Recently our newsfeeds have been dominated by the Stanford rape case; Brock Allen Turner, a young white male attending Stanford University, sexually assaulted & attempted to rape an unconscious girl behind a dumpster after a party. Turner’s defence used the girl’s alcohol intake as their reasoning for this heinous crime rather than admitting that Turner refused to acknowledge she could not consent to intercourse. The week previous to this a young girl was brutally gang raped in Madrid while someone recorded the ordeal on their phone; some commentators on Twitter felt she had dressed too provocatively. Since its release, Louise O’Neill’s book ‘Asking For It’, has caused many people to tell their story and share their experiences with assault and rape culture.
This may have been the first time some of you have seen cases like this, but for those of us in front line services this isn’t new information. A conversation has been sparked by these recent incidents and now that a dialogue has began we must ensure that the right measures are taken to protect victims.
I spent three months last summer trying to prepare myself for the day someone would walk into my [Students’ Union Welfare] office and tell me they had been raped or sexually assaulted. I went to specialised training and familiarised myself with all the various protocols. What I did not know was that nothing could prepare me for the incessant shame these victims felt, nothing could prepare me for their willingness to blame themselves and nothing could prepare me for how painfully unaware they were of consent is & what constitutes assault. Five months into the job I was assaulted myself & immediately understood to some degree these feelings.
On Monday 27th June, UCC will launch its five credit academic module on consent and sexual respect. I have spent the last year working with service users in order to assess how we tackle this issue and ensure we are reaching everyone with this information. This module has proved effective in the UK and is needed more than ever in Ireland.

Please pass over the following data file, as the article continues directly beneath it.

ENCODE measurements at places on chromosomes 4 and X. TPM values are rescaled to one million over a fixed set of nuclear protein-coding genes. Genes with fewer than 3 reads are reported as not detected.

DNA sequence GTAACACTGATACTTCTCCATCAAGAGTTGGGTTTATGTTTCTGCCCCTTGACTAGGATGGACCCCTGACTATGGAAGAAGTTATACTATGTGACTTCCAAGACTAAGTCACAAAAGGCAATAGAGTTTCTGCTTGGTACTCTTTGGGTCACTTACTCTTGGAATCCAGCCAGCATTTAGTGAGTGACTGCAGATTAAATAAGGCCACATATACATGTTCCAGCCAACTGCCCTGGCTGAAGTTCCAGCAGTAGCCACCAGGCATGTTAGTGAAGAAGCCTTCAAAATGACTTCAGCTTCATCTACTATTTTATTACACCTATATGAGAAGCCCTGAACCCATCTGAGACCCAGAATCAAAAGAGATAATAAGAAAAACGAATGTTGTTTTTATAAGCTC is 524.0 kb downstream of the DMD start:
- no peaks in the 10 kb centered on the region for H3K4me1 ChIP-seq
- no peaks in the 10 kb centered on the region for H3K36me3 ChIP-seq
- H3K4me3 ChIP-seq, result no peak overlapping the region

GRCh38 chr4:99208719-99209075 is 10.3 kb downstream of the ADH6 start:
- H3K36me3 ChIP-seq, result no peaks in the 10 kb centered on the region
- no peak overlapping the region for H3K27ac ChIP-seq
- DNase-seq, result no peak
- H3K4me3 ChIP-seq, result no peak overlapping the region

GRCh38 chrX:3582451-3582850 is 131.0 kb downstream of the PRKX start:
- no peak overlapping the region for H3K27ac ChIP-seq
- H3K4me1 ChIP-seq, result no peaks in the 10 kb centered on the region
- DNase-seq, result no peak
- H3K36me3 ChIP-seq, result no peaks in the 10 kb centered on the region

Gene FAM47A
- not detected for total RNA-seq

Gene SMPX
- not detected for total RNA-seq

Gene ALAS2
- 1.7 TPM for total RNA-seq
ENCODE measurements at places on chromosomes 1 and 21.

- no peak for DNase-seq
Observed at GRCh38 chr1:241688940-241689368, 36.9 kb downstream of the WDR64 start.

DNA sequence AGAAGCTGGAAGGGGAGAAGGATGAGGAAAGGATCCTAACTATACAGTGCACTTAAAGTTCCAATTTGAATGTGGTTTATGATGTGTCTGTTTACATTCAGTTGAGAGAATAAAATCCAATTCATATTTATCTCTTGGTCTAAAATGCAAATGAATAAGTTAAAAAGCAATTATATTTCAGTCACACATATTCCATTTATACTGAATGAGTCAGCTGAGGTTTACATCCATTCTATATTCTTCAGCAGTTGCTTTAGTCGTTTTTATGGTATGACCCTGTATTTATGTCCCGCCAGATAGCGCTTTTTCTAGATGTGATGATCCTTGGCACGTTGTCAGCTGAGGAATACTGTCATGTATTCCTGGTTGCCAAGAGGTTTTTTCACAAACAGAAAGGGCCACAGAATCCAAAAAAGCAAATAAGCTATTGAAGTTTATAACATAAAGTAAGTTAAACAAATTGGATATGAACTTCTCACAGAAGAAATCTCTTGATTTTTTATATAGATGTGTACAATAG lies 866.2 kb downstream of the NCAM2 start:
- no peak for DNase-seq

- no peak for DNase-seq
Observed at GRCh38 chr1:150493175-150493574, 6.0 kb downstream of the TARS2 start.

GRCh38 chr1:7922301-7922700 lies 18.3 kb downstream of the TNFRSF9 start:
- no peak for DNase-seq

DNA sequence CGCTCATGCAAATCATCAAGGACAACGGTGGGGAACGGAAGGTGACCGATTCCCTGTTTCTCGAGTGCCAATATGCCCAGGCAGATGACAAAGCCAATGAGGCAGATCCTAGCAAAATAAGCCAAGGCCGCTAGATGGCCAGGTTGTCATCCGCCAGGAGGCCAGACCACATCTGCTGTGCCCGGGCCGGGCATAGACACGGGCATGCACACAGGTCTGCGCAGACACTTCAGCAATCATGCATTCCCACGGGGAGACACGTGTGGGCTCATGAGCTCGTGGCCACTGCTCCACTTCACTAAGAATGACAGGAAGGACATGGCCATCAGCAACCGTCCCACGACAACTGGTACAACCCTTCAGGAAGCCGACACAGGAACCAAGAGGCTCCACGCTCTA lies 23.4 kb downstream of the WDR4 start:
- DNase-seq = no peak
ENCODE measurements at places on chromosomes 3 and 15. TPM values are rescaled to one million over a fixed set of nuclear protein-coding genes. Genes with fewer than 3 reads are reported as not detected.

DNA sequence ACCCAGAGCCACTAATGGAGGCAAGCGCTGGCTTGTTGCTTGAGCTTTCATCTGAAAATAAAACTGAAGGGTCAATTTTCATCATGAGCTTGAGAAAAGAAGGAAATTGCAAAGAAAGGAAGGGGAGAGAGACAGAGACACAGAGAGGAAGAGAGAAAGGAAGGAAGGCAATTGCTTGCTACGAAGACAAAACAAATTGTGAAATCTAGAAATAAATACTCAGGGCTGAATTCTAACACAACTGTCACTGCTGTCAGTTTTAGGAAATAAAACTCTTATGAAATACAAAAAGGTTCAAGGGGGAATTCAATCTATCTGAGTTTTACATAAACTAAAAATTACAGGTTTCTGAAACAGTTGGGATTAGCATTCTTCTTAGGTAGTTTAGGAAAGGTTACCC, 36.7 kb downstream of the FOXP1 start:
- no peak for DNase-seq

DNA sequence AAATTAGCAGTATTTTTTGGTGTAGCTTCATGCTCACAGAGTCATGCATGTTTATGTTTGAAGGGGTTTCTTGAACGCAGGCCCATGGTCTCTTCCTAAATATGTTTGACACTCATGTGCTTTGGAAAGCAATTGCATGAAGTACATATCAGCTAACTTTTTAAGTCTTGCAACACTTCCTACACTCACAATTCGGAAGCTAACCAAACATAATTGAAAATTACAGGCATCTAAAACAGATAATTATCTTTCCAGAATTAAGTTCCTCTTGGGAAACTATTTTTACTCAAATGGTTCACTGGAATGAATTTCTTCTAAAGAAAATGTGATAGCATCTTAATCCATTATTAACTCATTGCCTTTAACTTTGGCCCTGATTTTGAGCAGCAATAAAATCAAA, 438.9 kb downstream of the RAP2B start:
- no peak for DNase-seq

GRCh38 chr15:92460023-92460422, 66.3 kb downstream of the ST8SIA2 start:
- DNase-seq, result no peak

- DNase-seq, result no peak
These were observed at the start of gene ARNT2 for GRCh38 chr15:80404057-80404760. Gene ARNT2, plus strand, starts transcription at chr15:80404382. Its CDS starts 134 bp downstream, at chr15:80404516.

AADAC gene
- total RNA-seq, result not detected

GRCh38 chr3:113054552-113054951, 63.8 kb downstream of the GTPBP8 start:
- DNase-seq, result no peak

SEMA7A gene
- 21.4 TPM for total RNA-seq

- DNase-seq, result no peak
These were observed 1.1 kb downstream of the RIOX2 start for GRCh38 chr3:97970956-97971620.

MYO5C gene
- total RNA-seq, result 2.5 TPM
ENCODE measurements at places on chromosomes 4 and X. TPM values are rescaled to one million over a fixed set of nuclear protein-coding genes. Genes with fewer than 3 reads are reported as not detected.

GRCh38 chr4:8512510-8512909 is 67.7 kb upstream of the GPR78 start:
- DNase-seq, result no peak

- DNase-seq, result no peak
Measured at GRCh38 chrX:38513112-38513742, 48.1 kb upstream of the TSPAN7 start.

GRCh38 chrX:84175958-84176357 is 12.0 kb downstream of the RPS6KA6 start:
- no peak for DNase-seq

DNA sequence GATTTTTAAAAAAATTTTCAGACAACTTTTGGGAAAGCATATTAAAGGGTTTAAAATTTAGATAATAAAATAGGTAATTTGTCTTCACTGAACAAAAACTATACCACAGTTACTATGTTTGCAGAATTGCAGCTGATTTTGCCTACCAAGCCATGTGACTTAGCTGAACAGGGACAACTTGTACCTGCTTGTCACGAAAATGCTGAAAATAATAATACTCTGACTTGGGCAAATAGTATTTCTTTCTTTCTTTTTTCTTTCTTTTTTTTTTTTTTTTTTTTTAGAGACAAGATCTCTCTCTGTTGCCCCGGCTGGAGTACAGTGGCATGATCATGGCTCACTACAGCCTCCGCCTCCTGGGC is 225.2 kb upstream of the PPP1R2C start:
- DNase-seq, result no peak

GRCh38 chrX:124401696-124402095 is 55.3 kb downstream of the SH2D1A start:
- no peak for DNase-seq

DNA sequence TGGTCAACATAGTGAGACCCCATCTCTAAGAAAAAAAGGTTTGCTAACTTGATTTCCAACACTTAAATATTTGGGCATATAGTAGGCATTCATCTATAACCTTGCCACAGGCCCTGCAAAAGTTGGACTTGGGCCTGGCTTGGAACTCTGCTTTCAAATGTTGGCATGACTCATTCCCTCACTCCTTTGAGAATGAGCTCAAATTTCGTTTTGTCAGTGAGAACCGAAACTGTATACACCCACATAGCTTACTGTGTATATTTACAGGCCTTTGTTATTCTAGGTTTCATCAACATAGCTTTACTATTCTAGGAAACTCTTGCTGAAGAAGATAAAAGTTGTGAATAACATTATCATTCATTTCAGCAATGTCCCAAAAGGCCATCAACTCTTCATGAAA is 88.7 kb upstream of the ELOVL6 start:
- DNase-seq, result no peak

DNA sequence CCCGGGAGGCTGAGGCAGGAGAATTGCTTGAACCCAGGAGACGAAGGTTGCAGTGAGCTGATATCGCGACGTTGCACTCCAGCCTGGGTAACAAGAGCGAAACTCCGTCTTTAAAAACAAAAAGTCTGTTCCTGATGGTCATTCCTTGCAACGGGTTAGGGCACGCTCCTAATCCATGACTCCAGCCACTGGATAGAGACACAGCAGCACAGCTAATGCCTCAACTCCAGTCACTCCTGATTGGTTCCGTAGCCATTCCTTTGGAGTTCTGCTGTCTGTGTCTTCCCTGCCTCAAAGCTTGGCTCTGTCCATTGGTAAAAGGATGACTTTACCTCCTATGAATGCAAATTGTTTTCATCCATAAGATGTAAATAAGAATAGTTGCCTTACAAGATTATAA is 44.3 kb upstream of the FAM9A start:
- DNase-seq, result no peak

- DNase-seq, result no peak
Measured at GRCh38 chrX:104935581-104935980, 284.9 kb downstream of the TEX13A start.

This module has been coordinated in line with Dr Rachel Fenton of the University of West England, a leading academic in the area of Bystander Intervention. Dr. Fenton has developed an educational toolkit to be used by universities and colleges across England for the prevention of sexual coercion and domestic abuse in university settings, which is endorsed by Public Health England. This module will be piloted to all first year Law students and, if successful, rolled out to all first years the following year. This module will be developed and delivered by academics & professional practitioners with stakeholder input if-and-when necessary.
While I do not believe this is the only solution to this growing problem, education for first years about to embark on their third level career is vital.
We shouldn’t be writing articles advising women to drink less or interrogating what someone was wearing when they were attacked.
We should be looking at measures like this module and working towards education and open discussion.
Shame, guilt and silence achieve nothing.
If you have been affected by any of the content of this article there are supports out there:
The Cork Sexual Violence Centre is there to help. They provide confidential support, advice & counselling to anyone who needs it. Their free-phone number is 1800 496 496, and all other information can be found here.
The Samaritans can be found on 116 123. They provide judgement-free, confidential support 24hrs a day.
Katie Quinlan, the author of this article, is the UCC Students’ Union Welfare Officer. They provide a service of support to UCC students. If you have any questions about their job, or require their help, you can call them on 086 383 6794, or email them on Welfare@UCCSU.ie.